Living trust??

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Submitted by treehugger on August 14, 2016 - 2:50pm

My grandma is 95, she owns and still ives in her home up in Vallejo. She pays her own bills, with occasional assistance from my mom. For a 95 year old she is still mentally clear.

2 weeks ago she fell down and shattered her femur. She is doing well, but now family is considering her mortality and wondering what is the best way to handle her house into the future? She just came home and is doing well, but what if something else happens and she needs assistance or what if she dies?

My uncle suggested a living trust, but I am not sure that really is the best if she already has her will, the 3 kids each get 1/3 of the house, pretty simple.

I had thought my mom had done a reverse mortgage on grandma's house many years ago and had also been added to the title. My mom is the oldest and is the "executor" of her will and is just in charge in general.....

Mom just called me asking my opinion on a living trust. When I asked a few questions found out no not a reverse mortgage some loan that has about $25,000 left on it at 9% interest rate from 1992. There are also 2 more government loans that my mom is trying to get the paperwork for that she thinks were for $35,000 and $15,000 each. I am not sure what kind they are mom is saying government loan program for seniors that they don't have to pay on, but the interest accrues through the years and now she doesn't know how much they have piled up.

I suggested refinancing to get away from the 9% and pulling money out to pay off the others, but if she has interest accruing and she doesn't have to pay do they come due when she dies? If yes, doesn't seem fair to make them due during her lifetime? Can she refi without disrupting/paying those?

Another option I thought of, but have no idea if feasible, is that she simply add the 3 kids to the title now and when she passes they already own the house and avoid taxes? Then they can pay off whatever loans are outstanding and decide if they want to sell or whatever.

So, my question to the smart kids, any suggestions? What questions do I need answered in order to help my mom and uncles make an informed suggestion to grandma??

Submitted by SK in CV on August 15, 2016 - 9:51am.

Yes to living trust. No to just putting kids on the title. Yes to refinancing unless current net interest on all debt is insignificant and expectation is that grandma isn't going to be around for long and property will be sold afterwards. Yes to living trust. Just for emphasis and in case you didn't catch it the first and second time, yes to living trust.

Submitted by HLS on August 15, 2016 - 11:51pm.

You really need to get legal advice.
The situation now will probably require the estate to be probated.
The minimum charge for an attorney to handle the probate is probably $4000 and can take 6 months to a year to settle.
The house cannot be sold during this period.

A living trust should avoid probate and make transfers possible very quickly. A basic trust can be done with a legal professional for $500-$1000. With basic assets, it's simple.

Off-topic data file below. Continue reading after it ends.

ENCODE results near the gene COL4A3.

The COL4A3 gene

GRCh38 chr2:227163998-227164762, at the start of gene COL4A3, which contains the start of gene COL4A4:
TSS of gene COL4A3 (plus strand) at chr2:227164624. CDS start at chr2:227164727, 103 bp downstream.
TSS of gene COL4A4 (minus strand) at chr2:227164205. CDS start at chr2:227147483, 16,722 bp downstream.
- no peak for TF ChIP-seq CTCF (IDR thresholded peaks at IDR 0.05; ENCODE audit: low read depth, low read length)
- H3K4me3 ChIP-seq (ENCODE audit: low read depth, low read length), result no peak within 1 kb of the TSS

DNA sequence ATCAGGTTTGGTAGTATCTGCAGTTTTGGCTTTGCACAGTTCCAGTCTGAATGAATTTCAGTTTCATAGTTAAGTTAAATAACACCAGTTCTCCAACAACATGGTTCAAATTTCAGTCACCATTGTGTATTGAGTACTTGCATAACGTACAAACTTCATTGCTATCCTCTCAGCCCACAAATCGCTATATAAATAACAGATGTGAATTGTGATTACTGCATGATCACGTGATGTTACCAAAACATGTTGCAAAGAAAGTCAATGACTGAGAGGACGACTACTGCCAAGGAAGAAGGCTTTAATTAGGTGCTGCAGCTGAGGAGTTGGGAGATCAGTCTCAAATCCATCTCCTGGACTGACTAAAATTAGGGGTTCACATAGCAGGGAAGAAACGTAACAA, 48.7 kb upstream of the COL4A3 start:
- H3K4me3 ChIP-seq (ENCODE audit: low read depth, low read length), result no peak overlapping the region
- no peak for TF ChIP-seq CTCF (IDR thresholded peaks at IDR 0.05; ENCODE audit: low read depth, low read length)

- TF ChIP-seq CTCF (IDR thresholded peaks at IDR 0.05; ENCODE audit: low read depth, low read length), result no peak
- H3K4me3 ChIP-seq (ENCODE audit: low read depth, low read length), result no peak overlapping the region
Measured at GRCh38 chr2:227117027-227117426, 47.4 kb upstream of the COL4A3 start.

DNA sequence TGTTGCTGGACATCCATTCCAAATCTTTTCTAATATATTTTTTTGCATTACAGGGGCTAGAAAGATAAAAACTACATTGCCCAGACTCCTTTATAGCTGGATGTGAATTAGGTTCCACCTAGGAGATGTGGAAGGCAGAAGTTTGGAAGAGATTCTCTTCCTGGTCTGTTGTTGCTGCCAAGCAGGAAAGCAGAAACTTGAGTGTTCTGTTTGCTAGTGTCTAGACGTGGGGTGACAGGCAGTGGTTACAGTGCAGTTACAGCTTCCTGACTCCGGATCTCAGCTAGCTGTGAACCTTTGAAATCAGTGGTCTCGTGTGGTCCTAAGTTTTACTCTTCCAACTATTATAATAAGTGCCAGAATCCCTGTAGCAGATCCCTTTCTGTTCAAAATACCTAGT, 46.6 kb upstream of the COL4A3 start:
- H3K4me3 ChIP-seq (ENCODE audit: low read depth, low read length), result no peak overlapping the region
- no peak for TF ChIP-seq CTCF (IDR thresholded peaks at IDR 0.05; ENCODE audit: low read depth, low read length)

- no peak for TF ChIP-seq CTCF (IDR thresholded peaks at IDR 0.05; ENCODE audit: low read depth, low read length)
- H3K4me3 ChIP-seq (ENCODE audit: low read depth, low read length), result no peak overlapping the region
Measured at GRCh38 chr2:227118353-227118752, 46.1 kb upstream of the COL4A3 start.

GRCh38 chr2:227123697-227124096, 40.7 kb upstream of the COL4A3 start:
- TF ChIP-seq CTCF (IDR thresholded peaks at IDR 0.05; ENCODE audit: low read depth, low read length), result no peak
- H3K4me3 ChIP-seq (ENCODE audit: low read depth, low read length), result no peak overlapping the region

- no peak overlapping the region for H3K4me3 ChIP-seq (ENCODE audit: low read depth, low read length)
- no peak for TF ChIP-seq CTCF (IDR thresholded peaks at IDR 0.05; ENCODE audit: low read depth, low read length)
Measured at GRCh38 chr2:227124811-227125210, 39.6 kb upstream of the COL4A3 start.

Anything with legal title should be put into the trust,
house, cars, bank accts etc.

Joint bank accts may not need to go into the trust.
POD (Payable on death) accts may or may not

Adding kids to property title could trigger a reassessment for
property taxes as of date of transfer.

Refinancing doesn't solve the probate issue.
As SK said, get the Living Trust asap AND don't forget to fund the trust (i.e. transfer title of assets into the trust)
make sure it's done correctly.

It will cost a lot less than probate and save months of aggravation

Check this out

Submitted by SK in CV on August 16, 2016 - 12:12pm.

HLS wrote:
Refinancing doesn't solve the probate issue.
As SK said, get the Living Trust asap AND don't forget to fund the trust (i.e. transfer title of assets into the trust)
make sure it's done correctly.

Great addition, I should have included that part. DO NOT FORGET TO FUND THE TRUST!.

I've seen trusts created a dozen times, the trustor dies and nothing was ever put into the trust. It makes the trust worthless. Put all real estate into trust. Put bank accounts and investment accounts into trust. If there are significant other assets of any kind (including valuable personal property) put them into the trust and make sure there is a paper trial recording which assets are being put into the trust, and each transfer must be signed by the grantor of the trust.

And while that's being done, a new will should say that anything that isn't in the trust, goes to the trust upon death, unless previously dealt with. (IRA's and other retirement accounts should NEVER go into the trust.)

Submitted by HLS on August 16, 2016 - 12:29pm.

Realistically it's more difficult to identify personal property in a trust;
jewelry, collectibles, gold. silver, china, collectibles, stamps, coins etc as they often tend to mysteriously disappear after someone's death.

Legally titled assets, real property, vehicles & bank accounts are the important titled assets that should go into the trust.

I think that most trusts these days include a provision for a
'pour over will' meaning anything not explicitly mentioned automatically goes into the trust upon death but the more heirs there are the more disagreement there is likely to be
(i.e. Grandma said *I* could have her bicycle when she died)

A trust doesn't need a bicycle or a washing machine or a ping pong table, etc

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